Ben Corbett, the dialect coach, truly deserves a special nod here for aiding in this production. The actors, in turn, should be proud of their performances. All had shades of the Irish brogue, which is not easy to do in a piece of this style because it contains flowery and poetic speech that is as important to the show as the action. I would argue that the attention to detail affecting this speech is almost Shakespearean in nature and I applaud all their efforts and instructor. The one thing that I will say for this production is that sound does bounce around the space so the poetic language is sometimes lost in it. Intentional listening is a must to engage with this story in this space.

In the company, Samantha Hanna's performance as hardened and sarcastic Pegeen shows a mastery of the Irish accent as well as its colloquialisms. She navigates the space with such unbridled realism that it's easy to believe you're in a pub, ready for her to throw a snark your way. She spends most of the play this way because, as a woman of the time, she is afforded almost no independence in her life and decisions (something that society is still all too familiar with today, unfortunately). While the ending doesn't necessarily point to a favorable resolution, her portrayal is indicative of possible growth, if she breaks from societal convention.

Alana Samuels, as Widow Quin, plays up the seductive trope as she tries to win Christy's affections away from Pegeen. As someone with an airy demeanor and an easy smile, it's often questionable why Christy would choose Pegeen over her. But, as we learn more about the Widow, she certainly is more than she appears. Samuels' moves are slick and methodical, and while her poker face never belies it, her actions speak of one of devilish intentions not to be discounted.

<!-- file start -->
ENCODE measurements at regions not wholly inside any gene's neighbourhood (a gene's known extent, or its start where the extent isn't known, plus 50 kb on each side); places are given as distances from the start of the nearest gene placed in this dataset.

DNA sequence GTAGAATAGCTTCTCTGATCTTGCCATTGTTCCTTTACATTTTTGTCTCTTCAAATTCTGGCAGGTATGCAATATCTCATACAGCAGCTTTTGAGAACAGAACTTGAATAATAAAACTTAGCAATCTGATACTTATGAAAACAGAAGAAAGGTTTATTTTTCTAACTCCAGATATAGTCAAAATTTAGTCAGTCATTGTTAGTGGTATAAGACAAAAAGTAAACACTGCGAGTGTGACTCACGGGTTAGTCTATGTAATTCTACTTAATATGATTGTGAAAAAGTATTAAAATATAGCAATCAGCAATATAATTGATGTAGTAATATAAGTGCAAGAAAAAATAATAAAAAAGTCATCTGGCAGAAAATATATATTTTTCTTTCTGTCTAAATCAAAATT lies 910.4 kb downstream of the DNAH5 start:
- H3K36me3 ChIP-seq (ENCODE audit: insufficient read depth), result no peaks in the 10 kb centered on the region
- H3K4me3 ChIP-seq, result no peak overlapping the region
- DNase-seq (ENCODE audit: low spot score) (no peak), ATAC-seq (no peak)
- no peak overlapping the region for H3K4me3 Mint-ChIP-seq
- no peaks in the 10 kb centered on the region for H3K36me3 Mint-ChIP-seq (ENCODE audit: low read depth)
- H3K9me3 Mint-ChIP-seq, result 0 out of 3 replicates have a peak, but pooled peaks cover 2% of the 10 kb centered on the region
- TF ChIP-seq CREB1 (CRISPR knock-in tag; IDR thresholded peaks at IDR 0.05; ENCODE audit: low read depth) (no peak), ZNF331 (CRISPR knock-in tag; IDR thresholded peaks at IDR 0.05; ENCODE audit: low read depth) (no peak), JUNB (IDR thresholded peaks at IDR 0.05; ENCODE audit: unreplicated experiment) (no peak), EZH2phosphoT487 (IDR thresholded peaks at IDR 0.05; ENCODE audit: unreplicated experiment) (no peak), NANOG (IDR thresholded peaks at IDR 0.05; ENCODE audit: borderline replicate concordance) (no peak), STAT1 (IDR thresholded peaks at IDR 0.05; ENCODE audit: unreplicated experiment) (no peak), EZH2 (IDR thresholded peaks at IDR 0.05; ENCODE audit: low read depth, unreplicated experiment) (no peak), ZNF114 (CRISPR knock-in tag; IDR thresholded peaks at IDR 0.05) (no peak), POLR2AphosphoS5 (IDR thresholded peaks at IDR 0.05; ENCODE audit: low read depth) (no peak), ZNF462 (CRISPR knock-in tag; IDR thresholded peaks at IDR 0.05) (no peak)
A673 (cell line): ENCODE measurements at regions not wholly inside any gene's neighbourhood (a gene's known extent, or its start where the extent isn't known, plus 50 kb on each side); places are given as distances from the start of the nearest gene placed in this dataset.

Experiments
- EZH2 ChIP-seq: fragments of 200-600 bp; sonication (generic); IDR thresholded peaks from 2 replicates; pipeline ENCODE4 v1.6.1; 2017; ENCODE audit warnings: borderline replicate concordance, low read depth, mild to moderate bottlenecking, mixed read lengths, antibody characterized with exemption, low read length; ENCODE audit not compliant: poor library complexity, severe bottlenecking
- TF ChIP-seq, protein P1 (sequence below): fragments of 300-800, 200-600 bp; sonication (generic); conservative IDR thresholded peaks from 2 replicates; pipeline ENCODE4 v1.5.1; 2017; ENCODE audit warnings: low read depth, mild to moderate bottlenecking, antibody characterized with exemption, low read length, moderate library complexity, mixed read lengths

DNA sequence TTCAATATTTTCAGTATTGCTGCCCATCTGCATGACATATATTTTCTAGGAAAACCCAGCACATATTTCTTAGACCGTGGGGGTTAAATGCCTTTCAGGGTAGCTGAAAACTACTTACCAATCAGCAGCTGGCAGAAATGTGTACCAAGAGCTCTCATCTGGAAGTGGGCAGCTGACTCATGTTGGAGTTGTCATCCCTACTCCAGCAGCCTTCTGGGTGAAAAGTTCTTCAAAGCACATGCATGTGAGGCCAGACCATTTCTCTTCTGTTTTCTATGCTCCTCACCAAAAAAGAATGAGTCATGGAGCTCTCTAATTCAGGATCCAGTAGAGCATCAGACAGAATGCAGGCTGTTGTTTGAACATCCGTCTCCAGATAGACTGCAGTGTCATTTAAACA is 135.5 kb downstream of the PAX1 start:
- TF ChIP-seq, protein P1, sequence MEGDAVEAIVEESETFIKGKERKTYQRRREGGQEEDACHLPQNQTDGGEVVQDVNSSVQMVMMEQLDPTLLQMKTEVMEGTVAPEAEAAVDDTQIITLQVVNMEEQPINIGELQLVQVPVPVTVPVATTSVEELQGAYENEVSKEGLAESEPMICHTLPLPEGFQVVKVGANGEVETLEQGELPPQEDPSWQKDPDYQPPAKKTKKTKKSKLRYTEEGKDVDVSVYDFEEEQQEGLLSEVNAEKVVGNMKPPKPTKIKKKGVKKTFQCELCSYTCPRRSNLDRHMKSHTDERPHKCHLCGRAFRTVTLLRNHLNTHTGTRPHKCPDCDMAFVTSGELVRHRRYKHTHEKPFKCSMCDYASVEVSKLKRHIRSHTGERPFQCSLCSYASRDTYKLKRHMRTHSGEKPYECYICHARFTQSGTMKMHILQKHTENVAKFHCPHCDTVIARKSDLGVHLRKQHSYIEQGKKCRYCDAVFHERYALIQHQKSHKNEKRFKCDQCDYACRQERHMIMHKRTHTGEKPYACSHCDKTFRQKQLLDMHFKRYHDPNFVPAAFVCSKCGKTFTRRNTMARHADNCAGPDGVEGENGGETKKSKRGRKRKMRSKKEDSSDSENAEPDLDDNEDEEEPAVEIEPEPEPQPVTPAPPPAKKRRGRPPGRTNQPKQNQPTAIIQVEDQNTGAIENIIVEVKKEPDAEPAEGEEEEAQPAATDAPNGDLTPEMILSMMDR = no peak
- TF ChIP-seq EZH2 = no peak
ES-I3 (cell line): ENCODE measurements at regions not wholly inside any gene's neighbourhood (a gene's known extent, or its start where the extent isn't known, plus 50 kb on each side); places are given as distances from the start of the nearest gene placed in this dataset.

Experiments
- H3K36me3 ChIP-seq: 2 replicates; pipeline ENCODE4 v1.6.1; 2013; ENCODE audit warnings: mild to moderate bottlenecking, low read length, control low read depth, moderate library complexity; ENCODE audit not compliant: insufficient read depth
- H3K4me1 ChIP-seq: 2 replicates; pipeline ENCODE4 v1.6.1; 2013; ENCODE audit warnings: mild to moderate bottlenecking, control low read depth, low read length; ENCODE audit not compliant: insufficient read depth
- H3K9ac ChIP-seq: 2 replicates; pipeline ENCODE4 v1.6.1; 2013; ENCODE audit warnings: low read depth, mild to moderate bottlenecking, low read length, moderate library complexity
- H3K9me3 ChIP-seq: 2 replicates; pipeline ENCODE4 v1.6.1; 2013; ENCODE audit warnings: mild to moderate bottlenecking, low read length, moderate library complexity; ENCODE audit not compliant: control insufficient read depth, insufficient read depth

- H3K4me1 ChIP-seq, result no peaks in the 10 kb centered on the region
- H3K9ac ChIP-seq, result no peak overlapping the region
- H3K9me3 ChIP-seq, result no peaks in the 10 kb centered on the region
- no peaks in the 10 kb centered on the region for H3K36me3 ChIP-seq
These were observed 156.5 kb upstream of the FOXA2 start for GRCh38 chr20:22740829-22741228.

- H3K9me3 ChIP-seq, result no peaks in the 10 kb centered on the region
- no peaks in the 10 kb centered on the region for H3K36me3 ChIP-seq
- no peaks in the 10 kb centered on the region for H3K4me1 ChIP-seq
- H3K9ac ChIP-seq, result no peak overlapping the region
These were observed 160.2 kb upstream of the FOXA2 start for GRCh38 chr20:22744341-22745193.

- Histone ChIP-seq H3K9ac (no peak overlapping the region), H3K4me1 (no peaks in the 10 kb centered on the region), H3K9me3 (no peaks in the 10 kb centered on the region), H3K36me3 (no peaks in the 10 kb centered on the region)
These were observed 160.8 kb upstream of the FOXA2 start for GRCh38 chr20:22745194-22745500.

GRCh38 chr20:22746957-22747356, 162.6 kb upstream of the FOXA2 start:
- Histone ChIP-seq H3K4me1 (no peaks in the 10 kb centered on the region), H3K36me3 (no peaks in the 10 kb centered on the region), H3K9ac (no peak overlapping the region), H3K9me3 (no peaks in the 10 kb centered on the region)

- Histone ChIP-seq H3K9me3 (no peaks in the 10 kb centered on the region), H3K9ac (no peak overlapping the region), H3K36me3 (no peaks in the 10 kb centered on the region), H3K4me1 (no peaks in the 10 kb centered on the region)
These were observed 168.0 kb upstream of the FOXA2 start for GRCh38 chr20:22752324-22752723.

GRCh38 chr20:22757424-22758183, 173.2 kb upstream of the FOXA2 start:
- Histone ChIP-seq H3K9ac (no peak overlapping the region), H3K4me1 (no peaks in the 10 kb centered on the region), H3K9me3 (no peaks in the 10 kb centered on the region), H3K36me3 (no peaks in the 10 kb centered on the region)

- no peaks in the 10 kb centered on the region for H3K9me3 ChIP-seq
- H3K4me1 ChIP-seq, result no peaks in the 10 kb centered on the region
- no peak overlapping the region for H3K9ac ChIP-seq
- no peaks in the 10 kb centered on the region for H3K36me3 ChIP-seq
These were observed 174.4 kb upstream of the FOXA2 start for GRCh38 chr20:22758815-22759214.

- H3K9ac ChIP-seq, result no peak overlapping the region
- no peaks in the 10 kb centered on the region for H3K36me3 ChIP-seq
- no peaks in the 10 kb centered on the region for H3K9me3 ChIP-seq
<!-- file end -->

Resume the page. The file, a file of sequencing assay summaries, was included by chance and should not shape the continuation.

Eric Bond, as Shawn, brings the comedic elements into this show with just the right flavor at just the right moments. Bond, an actor who has delivered farcical comedy with a twist of a pinky, is wonderfully nuanced and contained with none of that energy lost here. His nemesis, Brandon Gray, as Christy, revels in his own character's buffoonery and awkwardness, making him an uncharacteristic hero for people to admire. At a time when Ireland was fighting to have their voice heard, it is understandable that he represents the underdog a town can get behind as a metaphor for taking control rather than being dominated by the tyranny of evil. Rounding out the men, Van Rockwell, as Old Mahon, is appropriately gruff and frustrated, ironically making Christy's depiction of him more of a lie than of a legend. Rockwell's attempt to deal with a son with a flair for the overdramatic is hilarious, and admittedly one often feels worse for the father than the son because he plays upon all he must endure as Christy's father.